The Victorian Assisted Reproductive Treatment Authority (VARTA) is a statutory authority funded by the Department of Health and Human Services. VARTA now provides a ‘one door in’ service for donors, donor conceived people and their families to ensure streamlined and coordinated services and greater support and counselling. The donor conception registers (the Central Register and the Voluntary Register), have transferred from Births Deaths Marriages to VARTA. All applications for information from the donor conception registers are managed by VARTA, including the release of information, and VARTA also provides information, support and counselling to those affected. The Victorian Adoption Network for Information and Self Help (VANISH) supports VARTA to locate individuals in linking donors and donor conceived people who have applied for identifying information about each other. VANISH is an incorporated association that provides, among other things, specialist search services with respect to people affected by donor conception and adoption. 

Guidelines

Guidelines have been issued under section 100A of the Assisted Reproductive Treatment Act 2008 by the Secretary to the Department of Health and Human Services that relate to the performance of functions and the exercise of powers of VARTA. The guidelines primarily relate to new responsibilities of VARTA in managing the donor conception registers (Central Register and Voluntary Register), and in undertaking inquires to assist linking parties (including requesting information and records and conducting searches). 

Support for donors

The Assisted Reproductive Treatment Amendment Act 2016 provides a range of measures to support ‘pre-1998 donors’, including the ability to lodge a contact preference for themselves or their children under 18 years of age where an application is made for identifying information about them, and the requirement of VARTA to offer counselling to a pre-1998 donor on receipt of an application for identifying information about a donor.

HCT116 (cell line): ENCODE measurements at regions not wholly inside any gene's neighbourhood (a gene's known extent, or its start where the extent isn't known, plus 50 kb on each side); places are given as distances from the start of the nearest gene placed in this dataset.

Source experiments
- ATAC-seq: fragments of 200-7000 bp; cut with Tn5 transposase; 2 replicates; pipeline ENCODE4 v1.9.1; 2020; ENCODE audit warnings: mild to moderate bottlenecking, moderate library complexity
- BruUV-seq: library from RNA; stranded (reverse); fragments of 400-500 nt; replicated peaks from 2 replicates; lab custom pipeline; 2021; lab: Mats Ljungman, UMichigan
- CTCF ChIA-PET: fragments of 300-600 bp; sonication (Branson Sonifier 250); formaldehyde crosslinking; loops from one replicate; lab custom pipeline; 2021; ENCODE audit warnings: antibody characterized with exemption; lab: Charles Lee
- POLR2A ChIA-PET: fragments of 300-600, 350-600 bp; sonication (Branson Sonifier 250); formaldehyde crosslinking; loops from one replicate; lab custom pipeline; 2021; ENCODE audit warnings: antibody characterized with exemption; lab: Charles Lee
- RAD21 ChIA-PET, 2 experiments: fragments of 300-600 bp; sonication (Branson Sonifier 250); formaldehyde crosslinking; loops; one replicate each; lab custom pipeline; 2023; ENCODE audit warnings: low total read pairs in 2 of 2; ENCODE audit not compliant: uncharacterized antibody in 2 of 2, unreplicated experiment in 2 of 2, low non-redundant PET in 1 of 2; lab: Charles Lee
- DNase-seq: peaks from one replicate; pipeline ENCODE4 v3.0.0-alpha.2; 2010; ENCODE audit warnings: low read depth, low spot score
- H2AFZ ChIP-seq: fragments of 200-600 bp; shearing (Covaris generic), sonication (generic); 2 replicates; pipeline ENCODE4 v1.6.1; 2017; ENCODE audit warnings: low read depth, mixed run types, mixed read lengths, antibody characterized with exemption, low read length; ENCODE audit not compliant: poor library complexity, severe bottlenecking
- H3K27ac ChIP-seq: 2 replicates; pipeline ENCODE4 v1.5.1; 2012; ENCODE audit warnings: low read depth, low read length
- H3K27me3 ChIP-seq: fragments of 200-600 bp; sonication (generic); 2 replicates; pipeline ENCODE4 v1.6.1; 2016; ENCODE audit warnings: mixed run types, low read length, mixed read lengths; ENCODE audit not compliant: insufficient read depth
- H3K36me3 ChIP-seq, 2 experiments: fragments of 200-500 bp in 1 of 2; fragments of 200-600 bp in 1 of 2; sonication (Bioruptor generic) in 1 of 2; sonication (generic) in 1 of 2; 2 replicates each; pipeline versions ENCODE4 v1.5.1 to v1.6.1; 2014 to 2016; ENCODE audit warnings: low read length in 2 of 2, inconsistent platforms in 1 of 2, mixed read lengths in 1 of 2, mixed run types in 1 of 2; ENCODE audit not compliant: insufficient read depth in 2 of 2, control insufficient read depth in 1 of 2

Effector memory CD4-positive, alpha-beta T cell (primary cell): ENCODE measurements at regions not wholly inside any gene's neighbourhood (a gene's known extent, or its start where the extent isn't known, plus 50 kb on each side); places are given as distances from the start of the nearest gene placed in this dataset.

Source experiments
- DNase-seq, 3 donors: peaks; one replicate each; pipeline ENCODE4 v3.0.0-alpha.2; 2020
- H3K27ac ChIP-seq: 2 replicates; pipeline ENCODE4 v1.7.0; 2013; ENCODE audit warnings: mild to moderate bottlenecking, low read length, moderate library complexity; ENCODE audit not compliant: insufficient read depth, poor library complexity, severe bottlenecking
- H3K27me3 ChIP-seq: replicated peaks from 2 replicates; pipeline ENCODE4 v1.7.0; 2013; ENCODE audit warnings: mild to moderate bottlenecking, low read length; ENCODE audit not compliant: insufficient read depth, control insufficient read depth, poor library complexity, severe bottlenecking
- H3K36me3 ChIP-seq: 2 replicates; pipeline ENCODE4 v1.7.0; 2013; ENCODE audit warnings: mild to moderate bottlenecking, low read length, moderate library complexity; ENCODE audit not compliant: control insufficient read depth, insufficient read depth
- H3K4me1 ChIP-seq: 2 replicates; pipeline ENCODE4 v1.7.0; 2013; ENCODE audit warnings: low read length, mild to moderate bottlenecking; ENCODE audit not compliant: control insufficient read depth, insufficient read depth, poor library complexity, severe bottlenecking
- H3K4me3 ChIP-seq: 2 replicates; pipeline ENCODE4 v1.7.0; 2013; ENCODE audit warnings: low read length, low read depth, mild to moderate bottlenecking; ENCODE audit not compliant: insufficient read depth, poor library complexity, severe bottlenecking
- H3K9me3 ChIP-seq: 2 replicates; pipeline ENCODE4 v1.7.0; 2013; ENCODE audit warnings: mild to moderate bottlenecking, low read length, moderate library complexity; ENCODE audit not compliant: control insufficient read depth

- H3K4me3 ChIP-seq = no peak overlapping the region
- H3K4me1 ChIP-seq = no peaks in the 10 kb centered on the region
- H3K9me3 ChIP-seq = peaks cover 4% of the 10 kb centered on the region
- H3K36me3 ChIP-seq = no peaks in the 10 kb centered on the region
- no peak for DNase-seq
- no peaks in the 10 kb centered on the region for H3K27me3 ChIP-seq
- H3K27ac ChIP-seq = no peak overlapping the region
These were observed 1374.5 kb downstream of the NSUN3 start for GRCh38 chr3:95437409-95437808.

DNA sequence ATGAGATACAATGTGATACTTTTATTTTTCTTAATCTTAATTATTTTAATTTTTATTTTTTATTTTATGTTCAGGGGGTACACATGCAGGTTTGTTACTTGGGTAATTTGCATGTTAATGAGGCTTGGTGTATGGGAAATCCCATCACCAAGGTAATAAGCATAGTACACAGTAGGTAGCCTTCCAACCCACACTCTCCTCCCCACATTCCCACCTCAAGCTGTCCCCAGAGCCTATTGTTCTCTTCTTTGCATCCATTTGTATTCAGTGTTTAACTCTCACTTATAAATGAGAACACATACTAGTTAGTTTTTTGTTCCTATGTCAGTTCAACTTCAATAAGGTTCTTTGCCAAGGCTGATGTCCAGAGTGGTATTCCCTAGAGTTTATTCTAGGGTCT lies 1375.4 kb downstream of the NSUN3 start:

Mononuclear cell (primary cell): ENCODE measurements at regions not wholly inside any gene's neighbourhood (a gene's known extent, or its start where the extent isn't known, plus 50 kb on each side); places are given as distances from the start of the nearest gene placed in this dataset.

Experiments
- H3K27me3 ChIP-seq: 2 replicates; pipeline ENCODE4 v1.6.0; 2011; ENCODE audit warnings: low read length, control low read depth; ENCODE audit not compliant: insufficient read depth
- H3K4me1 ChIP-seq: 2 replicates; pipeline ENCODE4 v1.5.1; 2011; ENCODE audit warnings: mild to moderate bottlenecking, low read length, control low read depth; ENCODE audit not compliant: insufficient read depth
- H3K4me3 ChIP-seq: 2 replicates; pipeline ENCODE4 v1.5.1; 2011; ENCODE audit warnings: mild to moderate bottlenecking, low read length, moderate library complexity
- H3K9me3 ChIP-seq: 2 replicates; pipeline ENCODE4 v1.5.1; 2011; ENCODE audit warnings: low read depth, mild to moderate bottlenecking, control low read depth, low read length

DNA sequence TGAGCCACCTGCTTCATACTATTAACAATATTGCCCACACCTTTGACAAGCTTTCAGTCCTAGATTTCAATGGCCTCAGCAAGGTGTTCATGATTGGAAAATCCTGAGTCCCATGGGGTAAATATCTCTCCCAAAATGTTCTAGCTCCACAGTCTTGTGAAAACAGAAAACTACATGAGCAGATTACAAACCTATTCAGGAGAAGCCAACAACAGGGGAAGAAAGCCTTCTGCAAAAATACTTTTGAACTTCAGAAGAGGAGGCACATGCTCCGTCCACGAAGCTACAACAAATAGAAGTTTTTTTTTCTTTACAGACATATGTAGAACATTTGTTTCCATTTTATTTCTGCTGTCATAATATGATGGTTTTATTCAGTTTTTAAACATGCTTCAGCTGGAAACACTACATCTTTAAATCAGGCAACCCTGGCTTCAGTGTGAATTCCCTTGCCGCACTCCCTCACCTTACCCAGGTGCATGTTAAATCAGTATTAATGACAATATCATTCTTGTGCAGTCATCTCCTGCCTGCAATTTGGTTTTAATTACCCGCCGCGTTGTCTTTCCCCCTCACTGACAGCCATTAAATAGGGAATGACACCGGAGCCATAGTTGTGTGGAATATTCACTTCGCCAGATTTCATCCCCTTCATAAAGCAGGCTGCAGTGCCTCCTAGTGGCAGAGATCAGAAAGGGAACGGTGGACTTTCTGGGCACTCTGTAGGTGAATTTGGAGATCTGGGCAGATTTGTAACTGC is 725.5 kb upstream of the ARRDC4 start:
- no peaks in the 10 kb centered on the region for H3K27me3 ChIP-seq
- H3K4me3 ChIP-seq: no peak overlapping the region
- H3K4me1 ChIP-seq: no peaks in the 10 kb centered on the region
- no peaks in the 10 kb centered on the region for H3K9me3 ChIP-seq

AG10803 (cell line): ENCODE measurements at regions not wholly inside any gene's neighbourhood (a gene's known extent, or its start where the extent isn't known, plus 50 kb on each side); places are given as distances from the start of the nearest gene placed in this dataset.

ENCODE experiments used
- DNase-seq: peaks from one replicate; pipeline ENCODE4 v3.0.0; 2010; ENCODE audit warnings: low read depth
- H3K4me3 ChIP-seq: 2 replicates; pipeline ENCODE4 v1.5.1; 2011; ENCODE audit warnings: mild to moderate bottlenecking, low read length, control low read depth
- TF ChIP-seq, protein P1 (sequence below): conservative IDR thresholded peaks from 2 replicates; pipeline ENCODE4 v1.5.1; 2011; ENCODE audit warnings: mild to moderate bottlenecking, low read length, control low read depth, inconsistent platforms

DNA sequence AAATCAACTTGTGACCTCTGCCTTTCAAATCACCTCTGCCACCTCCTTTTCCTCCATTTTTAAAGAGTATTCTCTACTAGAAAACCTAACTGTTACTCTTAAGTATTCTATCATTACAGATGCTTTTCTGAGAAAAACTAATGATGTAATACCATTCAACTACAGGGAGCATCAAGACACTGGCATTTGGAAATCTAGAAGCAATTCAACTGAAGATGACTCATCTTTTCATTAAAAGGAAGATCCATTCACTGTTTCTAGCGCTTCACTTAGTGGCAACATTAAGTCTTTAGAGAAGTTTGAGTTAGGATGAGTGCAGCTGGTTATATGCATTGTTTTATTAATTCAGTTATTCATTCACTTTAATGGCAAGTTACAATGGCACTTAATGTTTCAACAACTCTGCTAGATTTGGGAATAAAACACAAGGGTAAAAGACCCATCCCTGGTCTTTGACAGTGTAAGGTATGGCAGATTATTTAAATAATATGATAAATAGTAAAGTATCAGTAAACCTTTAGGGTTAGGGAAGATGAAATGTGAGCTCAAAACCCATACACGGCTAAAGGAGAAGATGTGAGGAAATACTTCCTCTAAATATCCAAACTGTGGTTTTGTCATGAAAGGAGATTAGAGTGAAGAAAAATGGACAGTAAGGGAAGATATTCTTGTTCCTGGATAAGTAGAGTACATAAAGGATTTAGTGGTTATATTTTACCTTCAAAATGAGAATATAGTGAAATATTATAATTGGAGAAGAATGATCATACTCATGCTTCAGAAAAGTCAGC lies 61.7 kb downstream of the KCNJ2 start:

A contact preference allows a donor who donated before 1998 to specify whether or not they wish to be contacted by an applicant, or the way they wish it to occur. It does not prevent identifying information from being released. Breach of a contact preference may incur a penalty of up to 50 penalty units (currently $7,773).

Support for donor-conceived people

Contact preferences are also available to donor conceived people when an application has been made for their identifying information. While identifying information about a donor-conceived person is only released with their consent, the availability of a contact preference that allows them to specify the way (if any) they wish contact to occur, may give donor-conceived people more comfort in agreeing to the release of their identifying information.

Application process

Under section 56 of the Assisted Reproductive Treatment Act 2008, an application for information may be made to VARTA by:
  • a person born as a result of a donor treatment procedure;
  • a parent of a person born as a result of a donor treatment procedure;
  • a person who is descended from a person born as a result of a donor treatment procedure; or
  • a donor.
All applications are coordinated and managed by VARTA which provides holistic support to applicants and individuals to whom the application relates. VARTA counsellors are experienced in providing support and assisting people to connect in a way that is mutually agreed upon.

Contact Details

If you wish to make an application for information about a donor or donor-conceived person, or wish to discuss the process, please contact the Victorian Assisted Reproductive Treatment Authority on 61 3 8061 5255  or visit VARTA for more information.

If you wish to provide feedback on the Assisted Reproductive Treatment Act 2008 or guidelines made under section 100A of the Act, please contact Gabrielle Davis, Assisted Reproductive Treatment Authority Policy Manager on 61 3 9096 68266.